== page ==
On Day 4 of his volunteering trip to Hyderabad, India, Dr. Cliff and the PFA Hyderabad crew spent an exhausting day travelling around Hyderabad and its surroundings on dog rescue calls that kept coming in one after another.
Rabies or Canine Distemper?
The first one was a female dog who appeared to have back problems and trouble walking. However, she would not give in easily to being caught. Even with her unsteadiness, she bolted off leaving the PFA crew to chase her down. When they finally netted her, Dr. Cliff examined her and found no physical signs of injury. He suspected she had a neurological problem possibly from the onset of Rabies. Accordingly, they had to muzzle and handle her with careful protocols. A positive diagnosis of Rabies can only be made by doing a biopsy of the brain after the animal dies. Consequently, there was nothing to be done, other than taking her back to the shelter and watching for signs of disease progression. Dr. Ashad at the shelter checked her out and was also worried about possible Canine Distemper, a viral disease similar to Rabies. While Rabies attacks the brain and nervous system, Canine Distemper attacks the respiratory and gastrointestinal systems. Both are fatal. If she had either, she would have to be humanely euthanized.
Rabies In India
Rabies is a neurological disease that affects mammals only. It is caused by a virus that damages the nerves. While it is preventable with regular vaccinations, this is an impossible task where large populations of stray dogs exist. The virus is transmitted by direct contact through broken skin or mucous membranes. Humans mostly get it after receiving bites from infected animals.
Each year, 50,000 people die from Rabies around the globe. Of them, 30,000 are on the Indian Subcontinent, and most are children! These are shocking and tragic statistics. Consequently, Rabies remains a very serious threat in India, and the PFA Hyderabad team takes no chances. The only way to keep everyone safe is to take suspected cases off the street and place them in isolation for 5 – 7 days to observe symptoms.
The second call was about another dog who was having trouble walking, but when they arrived on the scene, the dog was already dead. At first, Dr. Cliff assumed he had been hit by a car. However, a talk with people living nearby revealed that he might have been beaten. This left Dr. Cliff and his daughter Emily without words to express what they felt in their heavy hearts. Cruelty to animals is illegal in India but rarely reported. And lax enforcement almost never holds perpetrators accountable. PFA arranged to dispose of the dog’s body.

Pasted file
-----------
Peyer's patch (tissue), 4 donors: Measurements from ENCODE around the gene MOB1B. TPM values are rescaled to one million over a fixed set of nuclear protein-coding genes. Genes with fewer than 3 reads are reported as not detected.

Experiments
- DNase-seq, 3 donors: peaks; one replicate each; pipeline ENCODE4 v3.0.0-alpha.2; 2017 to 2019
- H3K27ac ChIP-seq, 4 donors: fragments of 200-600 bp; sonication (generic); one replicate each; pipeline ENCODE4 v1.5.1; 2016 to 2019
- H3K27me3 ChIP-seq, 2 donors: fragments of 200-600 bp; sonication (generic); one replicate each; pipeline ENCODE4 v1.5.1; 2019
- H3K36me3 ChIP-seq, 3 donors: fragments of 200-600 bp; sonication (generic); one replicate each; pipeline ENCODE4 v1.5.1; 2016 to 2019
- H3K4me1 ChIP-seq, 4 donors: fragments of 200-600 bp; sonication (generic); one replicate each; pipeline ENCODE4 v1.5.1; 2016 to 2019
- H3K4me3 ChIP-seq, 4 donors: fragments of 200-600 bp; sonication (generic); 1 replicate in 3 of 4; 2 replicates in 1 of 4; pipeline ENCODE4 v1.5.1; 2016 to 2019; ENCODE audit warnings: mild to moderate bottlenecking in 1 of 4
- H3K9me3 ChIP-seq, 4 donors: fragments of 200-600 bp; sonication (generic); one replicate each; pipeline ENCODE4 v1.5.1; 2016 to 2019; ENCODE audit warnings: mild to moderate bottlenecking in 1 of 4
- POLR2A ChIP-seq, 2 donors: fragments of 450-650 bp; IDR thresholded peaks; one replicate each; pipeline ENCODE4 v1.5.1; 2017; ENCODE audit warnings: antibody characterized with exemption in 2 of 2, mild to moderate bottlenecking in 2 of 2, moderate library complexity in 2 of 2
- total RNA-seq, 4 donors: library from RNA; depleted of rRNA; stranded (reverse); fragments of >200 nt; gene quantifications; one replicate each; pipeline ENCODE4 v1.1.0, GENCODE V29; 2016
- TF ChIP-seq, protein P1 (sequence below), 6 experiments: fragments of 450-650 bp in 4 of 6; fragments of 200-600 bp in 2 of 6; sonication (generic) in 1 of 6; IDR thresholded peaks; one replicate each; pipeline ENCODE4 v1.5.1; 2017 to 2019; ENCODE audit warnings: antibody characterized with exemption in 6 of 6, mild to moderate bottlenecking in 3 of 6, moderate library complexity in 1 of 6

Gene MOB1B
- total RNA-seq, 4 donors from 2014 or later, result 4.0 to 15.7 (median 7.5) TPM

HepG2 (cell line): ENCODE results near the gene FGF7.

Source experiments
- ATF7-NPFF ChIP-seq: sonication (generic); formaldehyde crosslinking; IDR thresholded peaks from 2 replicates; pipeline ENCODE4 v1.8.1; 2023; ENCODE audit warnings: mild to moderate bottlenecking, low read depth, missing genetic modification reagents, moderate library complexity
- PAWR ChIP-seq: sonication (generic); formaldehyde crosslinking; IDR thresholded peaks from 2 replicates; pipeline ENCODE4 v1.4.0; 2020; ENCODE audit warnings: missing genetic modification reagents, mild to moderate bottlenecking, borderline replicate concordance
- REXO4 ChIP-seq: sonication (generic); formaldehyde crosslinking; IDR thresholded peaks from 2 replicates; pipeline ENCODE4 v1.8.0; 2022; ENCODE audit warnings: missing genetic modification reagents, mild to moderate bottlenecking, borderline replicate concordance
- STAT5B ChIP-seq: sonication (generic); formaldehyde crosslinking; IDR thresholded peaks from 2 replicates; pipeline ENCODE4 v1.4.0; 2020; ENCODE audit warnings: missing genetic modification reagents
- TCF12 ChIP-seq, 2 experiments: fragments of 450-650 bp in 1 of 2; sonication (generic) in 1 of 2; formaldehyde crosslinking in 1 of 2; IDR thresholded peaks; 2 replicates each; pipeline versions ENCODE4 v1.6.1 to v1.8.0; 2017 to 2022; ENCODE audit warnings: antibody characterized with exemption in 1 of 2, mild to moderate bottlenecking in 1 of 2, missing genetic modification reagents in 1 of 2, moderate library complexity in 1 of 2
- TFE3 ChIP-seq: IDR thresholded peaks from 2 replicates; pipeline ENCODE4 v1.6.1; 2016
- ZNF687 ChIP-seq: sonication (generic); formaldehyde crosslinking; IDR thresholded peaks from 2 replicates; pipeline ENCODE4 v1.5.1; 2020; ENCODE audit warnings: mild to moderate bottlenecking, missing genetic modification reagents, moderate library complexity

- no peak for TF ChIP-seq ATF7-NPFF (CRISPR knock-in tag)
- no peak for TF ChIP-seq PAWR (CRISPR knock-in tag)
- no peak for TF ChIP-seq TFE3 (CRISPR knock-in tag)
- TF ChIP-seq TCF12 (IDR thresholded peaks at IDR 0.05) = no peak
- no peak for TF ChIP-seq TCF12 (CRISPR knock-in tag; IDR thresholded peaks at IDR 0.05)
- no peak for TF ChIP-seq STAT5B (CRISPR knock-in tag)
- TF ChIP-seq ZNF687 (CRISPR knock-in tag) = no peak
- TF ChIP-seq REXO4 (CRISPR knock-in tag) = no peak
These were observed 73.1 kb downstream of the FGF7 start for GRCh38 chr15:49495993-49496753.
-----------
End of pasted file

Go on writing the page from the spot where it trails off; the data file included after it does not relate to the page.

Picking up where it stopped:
Checking up on Cupcake
Checking up on Cupcake from Episode #2 was just the antidote they needed to get their spirits back up. She was convalescing from an open paw wound and Emily had taken her out of her cage on occasion to pet her. They had developed a bond and now, Emily was on a mission to convince her dad to bring Cupcake back to Canada with them. Will she succeed? Find out in Episode #6.
About People For Animals, Hyderabad
PFA Hyderabad advocates for domestic animals, wildlife, lab animals as well as pets. They also investigate animal abuse in the entertainment and factory farming industries. Their success is very dependent on private donations through membership programs. For more information or to donate, visit PFA Hyderabad.
To see more rescue missions like this by Dr. Cliff Worldwide Vet, subscribe to our YouTube Channel.
About Dr. Cliff
Dr. Cliff Redford, DVM, is an experienced veterinarian and owner/operator of the Wellington Veterinary Hospital in Markham, Ontario, Canada. Fondly known as Dr. Cliff to his clients, he has tended to the wellness of pets and animals for over two decades. Hands-on experience in his clinic, combined with animal advocacy and rescue missions locally and across the globe, has allowed him to curate a vast body of knowledge on animal health and welfare, including preventative counselling, soft tissue surgery, advanced dental procedures, internal medicine and emergency care.